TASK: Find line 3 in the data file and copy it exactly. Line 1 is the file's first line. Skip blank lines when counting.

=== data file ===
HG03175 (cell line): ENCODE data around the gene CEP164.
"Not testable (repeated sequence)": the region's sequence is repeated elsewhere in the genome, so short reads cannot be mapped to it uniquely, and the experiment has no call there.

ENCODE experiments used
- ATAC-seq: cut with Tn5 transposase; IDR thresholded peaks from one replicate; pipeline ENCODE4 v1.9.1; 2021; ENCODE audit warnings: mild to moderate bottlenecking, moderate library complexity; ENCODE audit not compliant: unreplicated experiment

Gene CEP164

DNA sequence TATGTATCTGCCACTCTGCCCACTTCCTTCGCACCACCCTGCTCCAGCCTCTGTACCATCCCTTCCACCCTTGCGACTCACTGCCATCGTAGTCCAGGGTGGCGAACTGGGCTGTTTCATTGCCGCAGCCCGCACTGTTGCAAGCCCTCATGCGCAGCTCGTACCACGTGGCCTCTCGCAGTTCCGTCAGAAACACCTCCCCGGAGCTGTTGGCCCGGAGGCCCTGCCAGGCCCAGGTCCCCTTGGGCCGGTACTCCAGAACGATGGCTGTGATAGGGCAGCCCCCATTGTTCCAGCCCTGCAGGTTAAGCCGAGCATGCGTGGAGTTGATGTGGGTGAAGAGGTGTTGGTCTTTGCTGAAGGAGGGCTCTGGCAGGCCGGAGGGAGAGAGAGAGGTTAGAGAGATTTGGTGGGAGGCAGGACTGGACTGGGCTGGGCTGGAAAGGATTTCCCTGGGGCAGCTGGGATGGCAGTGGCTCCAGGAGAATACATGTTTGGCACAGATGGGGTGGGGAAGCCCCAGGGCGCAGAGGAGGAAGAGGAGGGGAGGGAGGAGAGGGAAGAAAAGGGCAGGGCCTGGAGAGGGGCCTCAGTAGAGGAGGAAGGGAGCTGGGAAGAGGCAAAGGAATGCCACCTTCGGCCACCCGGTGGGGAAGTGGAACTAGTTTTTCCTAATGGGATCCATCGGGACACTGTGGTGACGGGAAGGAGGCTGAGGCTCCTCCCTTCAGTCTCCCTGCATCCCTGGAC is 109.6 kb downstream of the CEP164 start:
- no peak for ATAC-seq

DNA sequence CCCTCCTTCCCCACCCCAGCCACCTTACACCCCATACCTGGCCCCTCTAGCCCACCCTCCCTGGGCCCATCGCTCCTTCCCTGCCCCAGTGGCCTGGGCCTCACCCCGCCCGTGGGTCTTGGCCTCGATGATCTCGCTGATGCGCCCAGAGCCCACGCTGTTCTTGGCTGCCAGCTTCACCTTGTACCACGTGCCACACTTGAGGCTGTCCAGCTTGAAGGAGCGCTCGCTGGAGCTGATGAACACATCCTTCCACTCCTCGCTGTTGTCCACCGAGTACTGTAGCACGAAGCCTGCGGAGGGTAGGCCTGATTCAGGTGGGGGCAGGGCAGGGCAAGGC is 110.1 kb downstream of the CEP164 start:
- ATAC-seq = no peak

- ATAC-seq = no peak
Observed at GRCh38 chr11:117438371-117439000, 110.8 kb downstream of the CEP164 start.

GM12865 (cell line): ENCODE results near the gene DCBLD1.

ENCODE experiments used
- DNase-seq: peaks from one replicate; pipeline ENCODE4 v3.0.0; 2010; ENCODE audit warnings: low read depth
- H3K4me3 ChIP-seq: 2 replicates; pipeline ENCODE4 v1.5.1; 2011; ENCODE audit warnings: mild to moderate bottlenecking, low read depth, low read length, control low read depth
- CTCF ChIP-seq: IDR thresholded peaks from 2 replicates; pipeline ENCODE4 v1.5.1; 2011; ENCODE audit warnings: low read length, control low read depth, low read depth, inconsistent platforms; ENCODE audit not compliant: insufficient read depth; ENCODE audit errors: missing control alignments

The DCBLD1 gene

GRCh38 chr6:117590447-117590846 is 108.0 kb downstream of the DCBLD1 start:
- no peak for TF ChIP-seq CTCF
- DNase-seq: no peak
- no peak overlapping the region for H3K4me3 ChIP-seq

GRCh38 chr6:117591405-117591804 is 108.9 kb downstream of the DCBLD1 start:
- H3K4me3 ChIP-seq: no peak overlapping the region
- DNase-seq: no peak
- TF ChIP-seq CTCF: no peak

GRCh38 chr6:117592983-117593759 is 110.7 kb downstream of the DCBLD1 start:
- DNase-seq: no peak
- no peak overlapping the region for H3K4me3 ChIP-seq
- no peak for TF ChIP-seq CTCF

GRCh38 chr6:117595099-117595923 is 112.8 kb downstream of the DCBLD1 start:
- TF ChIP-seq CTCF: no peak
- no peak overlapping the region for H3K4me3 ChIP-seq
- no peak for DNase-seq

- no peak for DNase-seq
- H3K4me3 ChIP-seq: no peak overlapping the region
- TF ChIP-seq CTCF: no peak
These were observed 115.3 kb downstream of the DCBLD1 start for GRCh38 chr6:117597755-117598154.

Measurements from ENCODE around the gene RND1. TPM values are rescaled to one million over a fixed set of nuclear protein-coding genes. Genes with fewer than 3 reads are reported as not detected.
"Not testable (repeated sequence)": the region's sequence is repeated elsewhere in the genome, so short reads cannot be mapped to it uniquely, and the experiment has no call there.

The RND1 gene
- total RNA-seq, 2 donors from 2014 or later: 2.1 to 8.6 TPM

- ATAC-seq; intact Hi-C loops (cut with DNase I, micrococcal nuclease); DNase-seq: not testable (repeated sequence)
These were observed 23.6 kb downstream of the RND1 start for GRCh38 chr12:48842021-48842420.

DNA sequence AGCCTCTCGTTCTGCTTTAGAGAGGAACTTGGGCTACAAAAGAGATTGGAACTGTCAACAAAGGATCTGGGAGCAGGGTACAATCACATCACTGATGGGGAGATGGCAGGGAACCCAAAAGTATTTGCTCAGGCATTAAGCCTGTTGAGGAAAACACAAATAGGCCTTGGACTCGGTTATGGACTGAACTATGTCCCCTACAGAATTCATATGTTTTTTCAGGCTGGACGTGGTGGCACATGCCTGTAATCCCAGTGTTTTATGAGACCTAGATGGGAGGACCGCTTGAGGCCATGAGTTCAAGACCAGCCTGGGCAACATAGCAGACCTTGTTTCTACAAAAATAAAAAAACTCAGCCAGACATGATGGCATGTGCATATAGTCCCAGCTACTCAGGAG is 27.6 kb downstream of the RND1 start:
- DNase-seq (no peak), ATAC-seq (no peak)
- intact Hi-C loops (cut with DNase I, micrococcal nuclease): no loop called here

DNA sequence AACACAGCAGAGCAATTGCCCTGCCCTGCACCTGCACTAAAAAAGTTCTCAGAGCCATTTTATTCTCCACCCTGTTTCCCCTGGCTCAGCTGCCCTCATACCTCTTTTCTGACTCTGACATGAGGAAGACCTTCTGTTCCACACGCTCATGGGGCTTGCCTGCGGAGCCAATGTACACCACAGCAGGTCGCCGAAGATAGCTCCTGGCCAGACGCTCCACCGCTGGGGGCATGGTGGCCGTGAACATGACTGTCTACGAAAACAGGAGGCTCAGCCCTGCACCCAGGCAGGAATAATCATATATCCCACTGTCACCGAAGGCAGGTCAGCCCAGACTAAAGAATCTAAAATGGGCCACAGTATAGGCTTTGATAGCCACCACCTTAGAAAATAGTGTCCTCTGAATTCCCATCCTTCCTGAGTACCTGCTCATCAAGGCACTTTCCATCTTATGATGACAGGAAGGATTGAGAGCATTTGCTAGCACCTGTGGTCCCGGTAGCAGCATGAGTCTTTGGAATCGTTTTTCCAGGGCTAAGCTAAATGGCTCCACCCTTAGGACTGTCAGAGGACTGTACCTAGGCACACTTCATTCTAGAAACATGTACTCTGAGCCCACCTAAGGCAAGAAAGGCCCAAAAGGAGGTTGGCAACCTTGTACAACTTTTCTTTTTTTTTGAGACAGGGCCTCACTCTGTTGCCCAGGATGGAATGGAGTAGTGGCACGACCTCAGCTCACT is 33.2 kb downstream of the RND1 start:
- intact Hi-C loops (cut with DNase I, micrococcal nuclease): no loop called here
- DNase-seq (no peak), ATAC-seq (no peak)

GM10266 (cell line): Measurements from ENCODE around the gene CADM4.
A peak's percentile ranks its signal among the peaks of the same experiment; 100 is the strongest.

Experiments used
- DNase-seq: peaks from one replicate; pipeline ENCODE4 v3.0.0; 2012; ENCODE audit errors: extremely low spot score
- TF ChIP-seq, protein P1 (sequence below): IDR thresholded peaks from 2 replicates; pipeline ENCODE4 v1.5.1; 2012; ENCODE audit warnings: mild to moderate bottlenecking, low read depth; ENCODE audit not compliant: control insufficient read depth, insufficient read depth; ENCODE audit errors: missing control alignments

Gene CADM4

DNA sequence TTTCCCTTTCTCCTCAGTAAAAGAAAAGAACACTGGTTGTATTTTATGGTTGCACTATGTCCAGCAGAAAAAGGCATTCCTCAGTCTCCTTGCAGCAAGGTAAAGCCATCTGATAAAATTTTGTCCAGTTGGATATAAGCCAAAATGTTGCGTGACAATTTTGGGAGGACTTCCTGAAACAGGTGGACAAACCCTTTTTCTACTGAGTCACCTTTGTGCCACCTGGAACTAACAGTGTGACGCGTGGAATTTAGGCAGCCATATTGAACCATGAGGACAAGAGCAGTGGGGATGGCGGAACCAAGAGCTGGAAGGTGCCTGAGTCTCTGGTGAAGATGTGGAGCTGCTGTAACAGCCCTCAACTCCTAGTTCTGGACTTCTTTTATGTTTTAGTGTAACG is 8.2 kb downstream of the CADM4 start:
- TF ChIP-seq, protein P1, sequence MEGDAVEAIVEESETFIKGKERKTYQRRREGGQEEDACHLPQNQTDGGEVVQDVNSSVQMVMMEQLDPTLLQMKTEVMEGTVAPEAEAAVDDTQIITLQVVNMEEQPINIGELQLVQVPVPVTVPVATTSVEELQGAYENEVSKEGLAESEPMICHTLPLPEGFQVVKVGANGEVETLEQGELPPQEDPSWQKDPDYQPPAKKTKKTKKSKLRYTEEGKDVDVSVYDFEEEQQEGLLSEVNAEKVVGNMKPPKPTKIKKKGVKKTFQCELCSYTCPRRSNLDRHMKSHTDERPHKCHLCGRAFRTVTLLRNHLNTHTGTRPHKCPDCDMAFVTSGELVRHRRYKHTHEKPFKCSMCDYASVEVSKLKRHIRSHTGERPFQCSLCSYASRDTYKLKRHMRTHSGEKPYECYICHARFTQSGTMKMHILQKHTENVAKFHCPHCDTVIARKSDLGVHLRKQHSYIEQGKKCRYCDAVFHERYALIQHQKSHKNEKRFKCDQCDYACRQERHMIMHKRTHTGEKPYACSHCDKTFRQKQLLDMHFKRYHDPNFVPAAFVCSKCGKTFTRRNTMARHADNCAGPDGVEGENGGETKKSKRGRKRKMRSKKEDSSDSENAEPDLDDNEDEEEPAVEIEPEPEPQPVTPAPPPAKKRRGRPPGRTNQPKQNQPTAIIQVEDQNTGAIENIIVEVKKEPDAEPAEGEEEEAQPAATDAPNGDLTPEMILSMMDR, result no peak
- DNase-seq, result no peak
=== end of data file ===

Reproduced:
ENCODE experiments used